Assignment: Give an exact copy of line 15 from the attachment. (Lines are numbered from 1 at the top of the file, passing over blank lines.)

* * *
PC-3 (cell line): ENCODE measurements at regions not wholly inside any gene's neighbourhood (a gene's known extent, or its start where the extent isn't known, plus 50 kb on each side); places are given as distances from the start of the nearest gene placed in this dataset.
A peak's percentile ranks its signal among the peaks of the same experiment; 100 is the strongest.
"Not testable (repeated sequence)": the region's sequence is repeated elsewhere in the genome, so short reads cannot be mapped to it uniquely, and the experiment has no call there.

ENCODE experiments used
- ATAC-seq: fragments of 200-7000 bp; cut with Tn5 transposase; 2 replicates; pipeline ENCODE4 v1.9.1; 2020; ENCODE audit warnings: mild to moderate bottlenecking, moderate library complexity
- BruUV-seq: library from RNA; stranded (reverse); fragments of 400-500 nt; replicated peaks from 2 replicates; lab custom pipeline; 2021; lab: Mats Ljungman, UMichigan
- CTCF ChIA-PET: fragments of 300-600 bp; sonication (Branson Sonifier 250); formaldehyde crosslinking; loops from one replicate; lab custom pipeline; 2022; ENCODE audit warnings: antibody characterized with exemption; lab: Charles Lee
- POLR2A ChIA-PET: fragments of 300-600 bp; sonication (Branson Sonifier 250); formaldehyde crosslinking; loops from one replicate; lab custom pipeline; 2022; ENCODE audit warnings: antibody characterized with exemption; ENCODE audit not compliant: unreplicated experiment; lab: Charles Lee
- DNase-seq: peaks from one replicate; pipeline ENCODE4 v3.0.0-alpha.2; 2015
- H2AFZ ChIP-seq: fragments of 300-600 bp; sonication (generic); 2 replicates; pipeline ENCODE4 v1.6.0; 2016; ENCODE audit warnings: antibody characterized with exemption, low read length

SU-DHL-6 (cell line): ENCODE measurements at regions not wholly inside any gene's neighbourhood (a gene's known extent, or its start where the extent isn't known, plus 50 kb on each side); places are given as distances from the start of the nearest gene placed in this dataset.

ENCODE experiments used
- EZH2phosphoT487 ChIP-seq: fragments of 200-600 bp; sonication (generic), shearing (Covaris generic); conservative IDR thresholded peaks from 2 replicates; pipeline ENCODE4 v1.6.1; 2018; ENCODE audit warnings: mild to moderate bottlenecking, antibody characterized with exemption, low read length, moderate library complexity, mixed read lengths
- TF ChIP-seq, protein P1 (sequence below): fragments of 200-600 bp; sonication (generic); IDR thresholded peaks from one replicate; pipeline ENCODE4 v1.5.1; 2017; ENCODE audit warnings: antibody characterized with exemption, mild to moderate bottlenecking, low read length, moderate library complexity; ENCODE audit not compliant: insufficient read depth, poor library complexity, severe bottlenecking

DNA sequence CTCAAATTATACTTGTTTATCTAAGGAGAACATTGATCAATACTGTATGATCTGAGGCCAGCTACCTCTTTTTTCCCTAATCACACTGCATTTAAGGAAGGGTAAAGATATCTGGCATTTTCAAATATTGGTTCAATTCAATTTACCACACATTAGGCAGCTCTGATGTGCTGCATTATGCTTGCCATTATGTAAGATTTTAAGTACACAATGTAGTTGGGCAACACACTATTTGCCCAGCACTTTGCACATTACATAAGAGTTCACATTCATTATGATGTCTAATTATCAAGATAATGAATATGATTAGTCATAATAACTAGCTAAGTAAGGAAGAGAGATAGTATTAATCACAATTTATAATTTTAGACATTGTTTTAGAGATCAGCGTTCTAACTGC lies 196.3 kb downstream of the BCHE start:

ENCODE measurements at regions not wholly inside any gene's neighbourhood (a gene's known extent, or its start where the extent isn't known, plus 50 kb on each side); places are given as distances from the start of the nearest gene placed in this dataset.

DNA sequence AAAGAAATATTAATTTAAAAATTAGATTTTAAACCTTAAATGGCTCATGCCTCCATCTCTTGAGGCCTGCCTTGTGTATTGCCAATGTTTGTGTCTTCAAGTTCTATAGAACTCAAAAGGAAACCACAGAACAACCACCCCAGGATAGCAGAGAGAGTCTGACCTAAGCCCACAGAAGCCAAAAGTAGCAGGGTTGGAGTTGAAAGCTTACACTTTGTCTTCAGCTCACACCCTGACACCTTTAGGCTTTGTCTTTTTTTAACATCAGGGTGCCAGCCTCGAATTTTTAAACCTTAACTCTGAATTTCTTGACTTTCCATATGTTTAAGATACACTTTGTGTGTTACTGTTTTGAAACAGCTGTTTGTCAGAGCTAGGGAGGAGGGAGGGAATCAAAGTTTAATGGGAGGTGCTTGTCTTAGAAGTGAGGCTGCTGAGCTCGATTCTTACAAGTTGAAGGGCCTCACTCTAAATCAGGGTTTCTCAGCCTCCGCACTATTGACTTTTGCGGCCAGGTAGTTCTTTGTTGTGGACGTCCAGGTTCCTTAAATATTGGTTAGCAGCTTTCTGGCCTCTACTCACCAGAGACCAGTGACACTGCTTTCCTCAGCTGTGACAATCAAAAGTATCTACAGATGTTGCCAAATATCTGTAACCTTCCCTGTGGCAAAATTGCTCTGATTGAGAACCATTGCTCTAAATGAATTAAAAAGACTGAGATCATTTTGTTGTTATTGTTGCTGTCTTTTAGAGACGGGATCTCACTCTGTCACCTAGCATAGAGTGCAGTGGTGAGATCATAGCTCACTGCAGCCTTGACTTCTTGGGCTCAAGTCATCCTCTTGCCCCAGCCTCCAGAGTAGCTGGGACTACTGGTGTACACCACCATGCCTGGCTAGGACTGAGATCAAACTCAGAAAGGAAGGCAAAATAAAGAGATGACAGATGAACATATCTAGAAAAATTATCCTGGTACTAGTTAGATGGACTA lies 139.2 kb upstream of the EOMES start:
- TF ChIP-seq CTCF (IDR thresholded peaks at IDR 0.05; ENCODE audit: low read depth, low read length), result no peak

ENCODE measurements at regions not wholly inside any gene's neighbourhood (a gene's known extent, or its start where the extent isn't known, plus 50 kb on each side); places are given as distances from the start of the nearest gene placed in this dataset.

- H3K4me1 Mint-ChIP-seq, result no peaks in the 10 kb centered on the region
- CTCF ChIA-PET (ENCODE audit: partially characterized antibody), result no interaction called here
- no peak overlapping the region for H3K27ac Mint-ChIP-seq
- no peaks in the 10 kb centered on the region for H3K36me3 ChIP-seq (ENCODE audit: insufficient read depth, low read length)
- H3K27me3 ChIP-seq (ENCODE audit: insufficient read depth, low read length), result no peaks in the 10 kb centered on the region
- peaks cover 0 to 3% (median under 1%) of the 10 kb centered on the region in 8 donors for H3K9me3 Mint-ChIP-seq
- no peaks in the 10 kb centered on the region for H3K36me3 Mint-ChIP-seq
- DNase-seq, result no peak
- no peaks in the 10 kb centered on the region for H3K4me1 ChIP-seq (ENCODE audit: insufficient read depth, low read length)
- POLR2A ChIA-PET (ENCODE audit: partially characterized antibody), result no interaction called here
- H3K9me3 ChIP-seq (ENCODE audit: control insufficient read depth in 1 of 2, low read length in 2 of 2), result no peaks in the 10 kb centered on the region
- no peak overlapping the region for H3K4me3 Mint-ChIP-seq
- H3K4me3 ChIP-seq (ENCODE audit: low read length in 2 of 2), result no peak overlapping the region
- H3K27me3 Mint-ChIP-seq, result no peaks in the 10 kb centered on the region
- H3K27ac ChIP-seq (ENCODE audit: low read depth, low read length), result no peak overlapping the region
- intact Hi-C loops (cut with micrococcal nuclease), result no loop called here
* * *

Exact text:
DNA sequence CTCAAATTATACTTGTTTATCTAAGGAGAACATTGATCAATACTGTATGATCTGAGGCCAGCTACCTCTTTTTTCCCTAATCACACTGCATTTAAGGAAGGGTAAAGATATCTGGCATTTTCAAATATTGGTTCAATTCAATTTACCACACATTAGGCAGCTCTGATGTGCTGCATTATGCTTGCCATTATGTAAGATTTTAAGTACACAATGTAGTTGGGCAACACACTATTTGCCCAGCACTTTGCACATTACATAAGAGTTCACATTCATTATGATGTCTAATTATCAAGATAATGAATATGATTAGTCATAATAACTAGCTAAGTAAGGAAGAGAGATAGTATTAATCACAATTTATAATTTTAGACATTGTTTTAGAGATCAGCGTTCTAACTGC lies 196.3 kb downstream of the BCHE start: